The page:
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Siebel's summer swoon

It has been a rocky summer for Siebel's new CEO. So, is the CRM behemoth in for a rough ride or is this just a bump in the road?

The summer of 2004 hasn't been easy for the incoming CEO of Siebel Systems Inc.

After Mike Lawrie took over the top post from founder Tom Siebel in May, Siebel reported a 16% drop in second-quarter profits. For the second time, the Securities and Exchange Commission charged the San Mateo, Calif.-based company with improperly discussing company business. Plus, AMR Research Inc. in Boston predicted that Siebel soon would lose its perch as the market leader in revenue.

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But is this summer a sign of the downward spiral of an organization that in many ways created and defined the CRM market or is it just a bump in the road?

"The second quarter isn't a trend," said Scott Nelson, a vice president and distinguished analyst with Stamford, Conn.-based Gartner Inc. "It doesn't necessarily reflect what goes on. I think they got caught by a couple of things. With Tom stepping down and Mike stepping in, they took their eye off the ball. That caused a rocky summer."

Take the recent earnings news. While profits dropped, Siebel wasn't the only business software maker to fare poorly. Companies like competitor PeopleSoft Inc., of Pleasanton, Calif., and storage giant Veritas Software Corp., of Mountain View, Calif., also had less-than-stellar quarters. Yet, Siebel's biggest competitor in the enterprise CRM space, Germany's SAP AG, bucked the trend by boosting U.S. license sales by 63%.

In last month's earnings call with financial analysts, Lawrie said he was disappointed and promised to cut expenses and bolster revenue.

Zeroing in on SMBs, verticals

Siebel will be looking to the small and medium-sized business market for growth. Lawrie announced the formation of a new SMB group that will report directly to him and will break out its profits and losses. Siebel's hosted OnDemand offering will target the space.

With OnDemand, Siebel has reentered a market where competitor is well established, as evidenced by the San Francisco-based company's recent public stock offering.

" has such a head start, with more credibility, that it will really be a big hurdle for Siebel to clear," said Laura Preslan, research director with AMR.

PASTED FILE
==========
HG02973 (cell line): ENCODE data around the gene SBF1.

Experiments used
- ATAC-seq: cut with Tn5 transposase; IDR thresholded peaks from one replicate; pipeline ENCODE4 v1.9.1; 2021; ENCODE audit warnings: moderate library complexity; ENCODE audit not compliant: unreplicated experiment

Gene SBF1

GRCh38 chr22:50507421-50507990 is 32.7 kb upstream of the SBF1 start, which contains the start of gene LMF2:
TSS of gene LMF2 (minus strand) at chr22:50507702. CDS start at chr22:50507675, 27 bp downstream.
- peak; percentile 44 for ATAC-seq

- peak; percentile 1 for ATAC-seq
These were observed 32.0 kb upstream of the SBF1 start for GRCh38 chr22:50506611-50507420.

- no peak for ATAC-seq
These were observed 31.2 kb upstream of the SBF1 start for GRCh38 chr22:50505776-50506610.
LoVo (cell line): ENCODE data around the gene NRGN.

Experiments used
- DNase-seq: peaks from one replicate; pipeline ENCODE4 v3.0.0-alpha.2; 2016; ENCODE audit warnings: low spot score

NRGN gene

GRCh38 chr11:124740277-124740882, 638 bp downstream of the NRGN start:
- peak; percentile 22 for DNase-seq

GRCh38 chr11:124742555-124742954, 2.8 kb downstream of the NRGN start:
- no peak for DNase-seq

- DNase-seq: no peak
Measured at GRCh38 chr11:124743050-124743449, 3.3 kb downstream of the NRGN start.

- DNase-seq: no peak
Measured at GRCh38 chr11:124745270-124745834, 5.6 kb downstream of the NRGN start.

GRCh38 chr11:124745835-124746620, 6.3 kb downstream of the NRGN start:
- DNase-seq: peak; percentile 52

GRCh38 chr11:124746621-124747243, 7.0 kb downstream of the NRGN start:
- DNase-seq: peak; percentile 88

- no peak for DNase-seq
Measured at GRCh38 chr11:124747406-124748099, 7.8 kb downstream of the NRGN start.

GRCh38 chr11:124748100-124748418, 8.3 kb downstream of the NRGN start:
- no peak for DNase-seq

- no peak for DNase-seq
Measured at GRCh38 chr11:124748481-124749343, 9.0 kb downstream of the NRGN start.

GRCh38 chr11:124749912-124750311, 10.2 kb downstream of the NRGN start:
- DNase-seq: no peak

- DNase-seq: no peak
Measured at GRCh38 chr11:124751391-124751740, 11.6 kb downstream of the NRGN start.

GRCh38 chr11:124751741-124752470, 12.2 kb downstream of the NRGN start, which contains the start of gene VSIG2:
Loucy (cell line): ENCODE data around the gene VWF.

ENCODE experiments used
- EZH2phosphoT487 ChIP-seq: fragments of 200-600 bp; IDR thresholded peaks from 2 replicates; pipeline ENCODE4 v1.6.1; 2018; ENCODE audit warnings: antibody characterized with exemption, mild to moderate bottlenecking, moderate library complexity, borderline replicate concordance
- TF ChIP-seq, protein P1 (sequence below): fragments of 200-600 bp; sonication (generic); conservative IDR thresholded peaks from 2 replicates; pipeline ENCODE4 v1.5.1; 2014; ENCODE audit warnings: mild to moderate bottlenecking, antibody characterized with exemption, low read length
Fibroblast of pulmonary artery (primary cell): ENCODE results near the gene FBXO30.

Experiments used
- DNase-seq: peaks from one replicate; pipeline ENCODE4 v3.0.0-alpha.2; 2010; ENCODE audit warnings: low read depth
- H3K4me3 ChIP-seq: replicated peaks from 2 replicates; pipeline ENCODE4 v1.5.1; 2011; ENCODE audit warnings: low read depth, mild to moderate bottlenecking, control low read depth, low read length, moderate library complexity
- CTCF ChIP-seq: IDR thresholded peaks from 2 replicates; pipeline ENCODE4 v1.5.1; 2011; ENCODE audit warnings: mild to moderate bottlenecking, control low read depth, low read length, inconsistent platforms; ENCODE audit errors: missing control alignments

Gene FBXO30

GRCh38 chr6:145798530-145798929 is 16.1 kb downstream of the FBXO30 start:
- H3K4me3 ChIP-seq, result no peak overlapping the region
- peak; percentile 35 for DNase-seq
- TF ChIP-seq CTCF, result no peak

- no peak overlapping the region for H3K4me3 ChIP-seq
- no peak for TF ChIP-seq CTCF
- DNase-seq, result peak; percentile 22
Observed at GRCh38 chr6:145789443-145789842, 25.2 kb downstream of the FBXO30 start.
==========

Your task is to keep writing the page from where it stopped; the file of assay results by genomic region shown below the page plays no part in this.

One thing Lawrie made clear in the earnings conference call is that Siebel is bringing in new leaders. Lawrie said that Bruce Cleveland will return from AT&T to head the SMB group. He also named new senior vice presidents for global services and the manufacturing and automotive division. Lawrie anticipated more executive changes later this summer.

In addition to pushing its SMB commitment, Siebel plans to emphasize analytics and vertical-specific software, Lawrie said.

Its recent acquisition of Dublin-based Eontech, a banking software specialist, will bolster Siebel's push into the retail banking vertical, Lawrie said. He also pledged to increase resources to retail banking by as much as 45%.

This vertical focus is a sound strategy to bring Siebel back to profitability, and "retrenching on some of the core verticals is a good idea for them." Preslan said.

Siebel has a lead in the financial services and communications verticals and enough cash to make acquisitions, enabling it to exploit those markets to its advantage. However, Preslan said the company should realize that manufacturing is SAP's bread and butter.

Fending off the feds and the competition

On the regulatory front, Siebel is accused of violating a 2001 rule that says market-moving news must be disclosed equally to all investors. The latest charges center around statements allegedly made in April 2003 by chief financial officer, Kenneth Goldman, and former investor relations director, Mark Hanson, at private meetings in New York. Siebel has pledged to fight the charges. Siebel paid a $250,000 civil penalty to the SEC in November 2002 to settle similar charges, though it didn't admit wrongdoing.

In the meantime, Siebel may be hearing footsteps. According to a recent AMR report, SAP is poised to take over as the market leader in CRM revenue in the next year.

Some analysts, however, have questioned how SAP assigns CRM revenue. For instance, Gartner analyst Ed Thompson said only 19% of companies that bought the mySAP Business Suite are actually using CRM functionality. Siebel contends that its experience and vast number of users are real signs of its leadership in the market.

"There's always a lot of interesting accounting that goes on at many of these firms to book revenues," Gartner's Nelson said. "It doesn't correspond to live users; Siebel is still dominant in live users."

Some users were even surprised by details emerging from the ongoing saga of Redwood Shores, Calif.-based Oracle Corp.'s quest to acquire PeopleSoft. Nelson said some of his clients got scared when they read that Oracle CEO Larry Ellison considered purchasing Siebel. Additionally, Nelson said the case gave some customers new insight into the way that business software vendors discount their wares.

Overall, however, Nelson is confident that Siebel will rebound.

"I don't see this as a sign of a bigger problem," Nelson said. "I think the planets aligned badly for [Siebel] in the second quarter."

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